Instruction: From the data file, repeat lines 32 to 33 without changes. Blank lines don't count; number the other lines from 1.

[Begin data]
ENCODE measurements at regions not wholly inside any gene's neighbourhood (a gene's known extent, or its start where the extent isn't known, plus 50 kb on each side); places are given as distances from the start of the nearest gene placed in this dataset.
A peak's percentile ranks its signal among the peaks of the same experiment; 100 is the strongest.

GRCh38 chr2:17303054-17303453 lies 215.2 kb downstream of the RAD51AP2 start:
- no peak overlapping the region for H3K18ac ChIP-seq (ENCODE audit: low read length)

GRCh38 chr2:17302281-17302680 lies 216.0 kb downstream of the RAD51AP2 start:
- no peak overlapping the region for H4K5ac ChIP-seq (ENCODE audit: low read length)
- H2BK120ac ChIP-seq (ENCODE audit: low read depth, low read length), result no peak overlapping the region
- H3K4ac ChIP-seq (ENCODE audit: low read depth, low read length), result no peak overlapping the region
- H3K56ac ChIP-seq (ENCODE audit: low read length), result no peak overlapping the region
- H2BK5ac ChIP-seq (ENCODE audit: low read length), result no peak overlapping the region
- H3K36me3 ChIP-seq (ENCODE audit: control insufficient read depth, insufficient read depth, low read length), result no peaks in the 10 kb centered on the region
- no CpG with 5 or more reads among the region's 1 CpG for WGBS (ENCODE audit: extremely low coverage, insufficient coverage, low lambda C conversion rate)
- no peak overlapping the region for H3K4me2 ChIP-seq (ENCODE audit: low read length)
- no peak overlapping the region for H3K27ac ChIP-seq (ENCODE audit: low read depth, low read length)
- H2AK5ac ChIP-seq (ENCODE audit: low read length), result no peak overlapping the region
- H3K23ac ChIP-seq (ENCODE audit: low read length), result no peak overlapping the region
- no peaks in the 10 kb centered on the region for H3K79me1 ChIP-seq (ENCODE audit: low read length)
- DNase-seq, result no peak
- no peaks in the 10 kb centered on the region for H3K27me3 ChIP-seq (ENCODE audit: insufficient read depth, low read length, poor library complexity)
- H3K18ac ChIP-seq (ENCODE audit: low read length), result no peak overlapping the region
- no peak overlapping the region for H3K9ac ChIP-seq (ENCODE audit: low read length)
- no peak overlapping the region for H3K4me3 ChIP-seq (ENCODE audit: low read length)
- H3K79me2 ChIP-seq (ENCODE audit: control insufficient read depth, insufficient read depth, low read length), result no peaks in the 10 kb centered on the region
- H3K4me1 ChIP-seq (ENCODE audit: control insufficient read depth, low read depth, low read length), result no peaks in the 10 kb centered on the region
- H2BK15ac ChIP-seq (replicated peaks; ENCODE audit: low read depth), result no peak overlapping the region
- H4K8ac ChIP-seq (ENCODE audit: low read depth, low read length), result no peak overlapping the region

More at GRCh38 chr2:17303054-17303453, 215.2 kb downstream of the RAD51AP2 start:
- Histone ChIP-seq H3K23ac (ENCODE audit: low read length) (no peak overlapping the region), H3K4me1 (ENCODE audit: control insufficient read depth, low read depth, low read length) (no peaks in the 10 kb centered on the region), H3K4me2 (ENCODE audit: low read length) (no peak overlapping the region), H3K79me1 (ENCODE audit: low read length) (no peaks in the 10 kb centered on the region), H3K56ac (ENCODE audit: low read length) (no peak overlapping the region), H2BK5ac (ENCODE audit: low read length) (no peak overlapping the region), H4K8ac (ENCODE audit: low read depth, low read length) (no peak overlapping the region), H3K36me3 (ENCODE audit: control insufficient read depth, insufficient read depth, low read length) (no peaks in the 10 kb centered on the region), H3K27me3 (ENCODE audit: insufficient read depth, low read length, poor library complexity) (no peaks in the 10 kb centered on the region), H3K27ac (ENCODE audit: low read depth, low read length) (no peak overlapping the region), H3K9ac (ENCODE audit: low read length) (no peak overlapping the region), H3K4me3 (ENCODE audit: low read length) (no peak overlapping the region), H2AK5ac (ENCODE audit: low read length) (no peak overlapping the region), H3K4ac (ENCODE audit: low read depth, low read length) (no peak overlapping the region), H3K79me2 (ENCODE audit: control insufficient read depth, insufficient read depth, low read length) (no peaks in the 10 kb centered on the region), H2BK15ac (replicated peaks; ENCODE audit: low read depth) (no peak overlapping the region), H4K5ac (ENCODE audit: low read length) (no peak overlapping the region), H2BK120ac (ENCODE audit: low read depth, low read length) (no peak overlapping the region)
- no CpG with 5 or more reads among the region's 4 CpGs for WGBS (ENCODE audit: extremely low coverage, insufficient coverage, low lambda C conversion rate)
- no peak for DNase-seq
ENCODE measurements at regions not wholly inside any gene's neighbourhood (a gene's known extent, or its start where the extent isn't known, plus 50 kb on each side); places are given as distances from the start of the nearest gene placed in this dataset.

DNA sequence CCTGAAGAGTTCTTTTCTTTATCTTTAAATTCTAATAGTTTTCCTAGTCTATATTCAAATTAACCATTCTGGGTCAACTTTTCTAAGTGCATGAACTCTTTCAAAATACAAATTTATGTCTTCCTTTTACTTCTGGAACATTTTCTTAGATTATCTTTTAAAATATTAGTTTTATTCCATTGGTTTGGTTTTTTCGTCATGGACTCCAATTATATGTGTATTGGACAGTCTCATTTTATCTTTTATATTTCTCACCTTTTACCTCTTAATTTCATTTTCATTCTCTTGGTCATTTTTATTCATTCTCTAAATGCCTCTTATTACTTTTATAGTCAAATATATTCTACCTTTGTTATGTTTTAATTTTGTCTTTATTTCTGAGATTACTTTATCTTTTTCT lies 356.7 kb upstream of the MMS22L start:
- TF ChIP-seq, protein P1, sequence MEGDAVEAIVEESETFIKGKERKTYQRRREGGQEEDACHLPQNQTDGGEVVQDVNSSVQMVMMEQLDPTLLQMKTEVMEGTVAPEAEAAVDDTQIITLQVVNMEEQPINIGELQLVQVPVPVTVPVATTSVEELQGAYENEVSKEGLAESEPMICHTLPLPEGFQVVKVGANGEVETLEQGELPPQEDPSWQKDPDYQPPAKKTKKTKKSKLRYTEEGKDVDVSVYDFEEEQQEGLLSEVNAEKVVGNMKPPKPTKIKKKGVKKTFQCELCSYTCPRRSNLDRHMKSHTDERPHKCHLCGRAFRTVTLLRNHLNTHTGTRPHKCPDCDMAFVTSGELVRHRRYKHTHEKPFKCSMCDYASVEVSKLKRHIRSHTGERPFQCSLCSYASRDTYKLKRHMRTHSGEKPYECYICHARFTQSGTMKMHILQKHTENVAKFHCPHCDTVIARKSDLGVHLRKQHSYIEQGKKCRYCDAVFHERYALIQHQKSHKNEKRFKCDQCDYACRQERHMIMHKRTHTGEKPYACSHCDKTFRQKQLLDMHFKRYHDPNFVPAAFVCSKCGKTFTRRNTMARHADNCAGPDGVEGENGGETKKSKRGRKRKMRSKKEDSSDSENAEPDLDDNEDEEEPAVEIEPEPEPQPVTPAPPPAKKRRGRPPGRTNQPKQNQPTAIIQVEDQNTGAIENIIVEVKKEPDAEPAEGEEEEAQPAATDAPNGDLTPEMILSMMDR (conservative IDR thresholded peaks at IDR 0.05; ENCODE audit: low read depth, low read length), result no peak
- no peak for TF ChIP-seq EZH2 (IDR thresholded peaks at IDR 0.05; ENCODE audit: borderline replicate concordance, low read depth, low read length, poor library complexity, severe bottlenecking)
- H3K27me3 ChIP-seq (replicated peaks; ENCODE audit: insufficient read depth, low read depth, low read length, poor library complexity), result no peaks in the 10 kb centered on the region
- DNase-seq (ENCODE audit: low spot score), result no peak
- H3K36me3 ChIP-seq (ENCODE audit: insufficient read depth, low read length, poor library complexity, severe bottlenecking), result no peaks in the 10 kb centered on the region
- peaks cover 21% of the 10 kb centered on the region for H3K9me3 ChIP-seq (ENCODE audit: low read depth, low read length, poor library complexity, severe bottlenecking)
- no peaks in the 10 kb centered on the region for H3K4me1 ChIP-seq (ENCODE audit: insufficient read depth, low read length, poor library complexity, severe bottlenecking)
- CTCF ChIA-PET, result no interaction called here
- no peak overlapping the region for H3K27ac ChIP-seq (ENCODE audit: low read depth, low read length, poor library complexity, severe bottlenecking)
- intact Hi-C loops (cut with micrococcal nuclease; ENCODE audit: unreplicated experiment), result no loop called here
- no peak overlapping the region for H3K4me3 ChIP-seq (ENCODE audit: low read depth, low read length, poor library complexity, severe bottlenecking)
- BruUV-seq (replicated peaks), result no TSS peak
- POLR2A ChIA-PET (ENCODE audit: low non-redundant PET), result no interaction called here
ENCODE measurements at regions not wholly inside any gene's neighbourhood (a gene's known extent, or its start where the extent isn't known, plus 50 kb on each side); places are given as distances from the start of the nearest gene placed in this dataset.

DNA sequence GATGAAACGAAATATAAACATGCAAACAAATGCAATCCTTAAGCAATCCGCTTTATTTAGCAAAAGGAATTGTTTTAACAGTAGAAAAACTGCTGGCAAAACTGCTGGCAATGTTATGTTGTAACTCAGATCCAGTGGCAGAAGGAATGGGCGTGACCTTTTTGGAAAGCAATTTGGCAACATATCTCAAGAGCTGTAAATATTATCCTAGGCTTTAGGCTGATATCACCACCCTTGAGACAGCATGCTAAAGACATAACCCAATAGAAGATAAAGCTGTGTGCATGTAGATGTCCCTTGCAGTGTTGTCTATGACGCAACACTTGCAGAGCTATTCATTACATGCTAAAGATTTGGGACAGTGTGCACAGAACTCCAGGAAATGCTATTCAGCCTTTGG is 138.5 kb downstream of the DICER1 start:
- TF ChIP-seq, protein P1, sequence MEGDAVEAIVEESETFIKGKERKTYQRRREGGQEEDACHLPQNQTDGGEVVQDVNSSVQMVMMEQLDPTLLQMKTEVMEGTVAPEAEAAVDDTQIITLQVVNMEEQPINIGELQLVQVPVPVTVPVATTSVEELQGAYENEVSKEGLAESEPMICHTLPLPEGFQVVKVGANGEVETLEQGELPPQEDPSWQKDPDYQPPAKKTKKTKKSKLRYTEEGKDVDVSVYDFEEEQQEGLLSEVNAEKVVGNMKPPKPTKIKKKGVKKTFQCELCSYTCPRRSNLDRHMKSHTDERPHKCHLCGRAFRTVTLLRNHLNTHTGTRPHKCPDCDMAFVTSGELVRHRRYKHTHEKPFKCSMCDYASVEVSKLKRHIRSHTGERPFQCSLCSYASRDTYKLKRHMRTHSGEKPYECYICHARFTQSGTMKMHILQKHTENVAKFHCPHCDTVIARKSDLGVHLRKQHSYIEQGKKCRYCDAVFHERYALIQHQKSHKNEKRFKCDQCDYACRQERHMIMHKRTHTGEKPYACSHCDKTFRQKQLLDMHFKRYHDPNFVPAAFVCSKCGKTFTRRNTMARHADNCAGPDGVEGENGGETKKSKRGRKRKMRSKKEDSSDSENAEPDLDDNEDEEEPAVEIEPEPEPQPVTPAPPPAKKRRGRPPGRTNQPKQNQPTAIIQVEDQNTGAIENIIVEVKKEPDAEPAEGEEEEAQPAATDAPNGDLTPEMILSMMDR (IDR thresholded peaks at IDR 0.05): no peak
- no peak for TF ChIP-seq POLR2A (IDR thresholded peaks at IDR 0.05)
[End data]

DNA sequence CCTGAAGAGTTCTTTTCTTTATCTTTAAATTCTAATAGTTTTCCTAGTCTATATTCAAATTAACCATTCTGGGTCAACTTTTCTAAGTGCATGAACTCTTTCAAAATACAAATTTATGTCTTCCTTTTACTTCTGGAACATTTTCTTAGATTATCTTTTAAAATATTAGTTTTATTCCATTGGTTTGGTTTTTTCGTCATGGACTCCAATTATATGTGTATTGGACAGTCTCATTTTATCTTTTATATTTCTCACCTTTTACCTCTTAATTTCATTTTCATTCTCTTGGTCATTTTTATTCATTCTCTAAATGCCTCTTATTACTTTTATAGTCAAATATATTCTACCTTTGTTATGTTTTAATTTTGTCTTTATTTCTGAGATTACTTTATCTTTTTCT lies 356.7 kb upstream of the MMS22L start:
- TF ChIP-seq, protein P1, sequence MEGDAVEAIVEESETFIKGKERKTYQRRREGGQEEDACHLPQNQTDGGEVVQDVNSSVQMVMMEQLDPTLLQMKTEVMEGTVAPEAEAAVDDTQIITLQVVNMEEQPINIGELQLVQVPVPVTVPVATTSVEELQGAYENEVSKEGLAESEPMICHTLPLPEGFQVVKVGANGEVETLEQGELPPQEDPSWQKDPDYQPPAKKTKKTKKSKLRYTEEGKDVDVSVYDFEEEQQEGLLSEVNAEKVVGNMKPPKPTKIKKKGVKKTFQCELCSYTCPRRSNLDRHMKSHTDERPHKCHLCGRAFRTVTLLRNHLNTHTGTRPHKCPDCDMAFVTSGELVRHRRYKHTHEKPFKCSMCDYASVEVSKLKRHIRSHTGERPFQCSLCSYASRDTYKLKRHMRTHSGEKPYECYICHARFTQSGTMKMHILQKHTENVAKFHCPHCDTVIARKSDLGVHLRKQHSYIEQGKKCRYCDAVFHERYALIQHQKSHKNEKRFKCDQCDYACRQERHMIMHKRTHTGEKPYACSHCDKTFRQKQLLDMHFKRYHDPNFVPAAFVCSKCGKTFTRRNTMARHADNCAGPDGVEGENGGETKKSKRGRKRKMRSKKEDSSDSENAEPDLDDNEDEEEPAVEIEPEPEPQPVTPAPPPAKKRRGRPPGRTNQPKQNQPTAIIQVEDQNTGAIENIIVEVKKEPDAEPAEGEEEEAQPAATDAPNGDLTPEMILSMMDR (conservative IDR thresholded peaks at IDR 0.05; ENCODE audit: low read depth, low read length), result no peak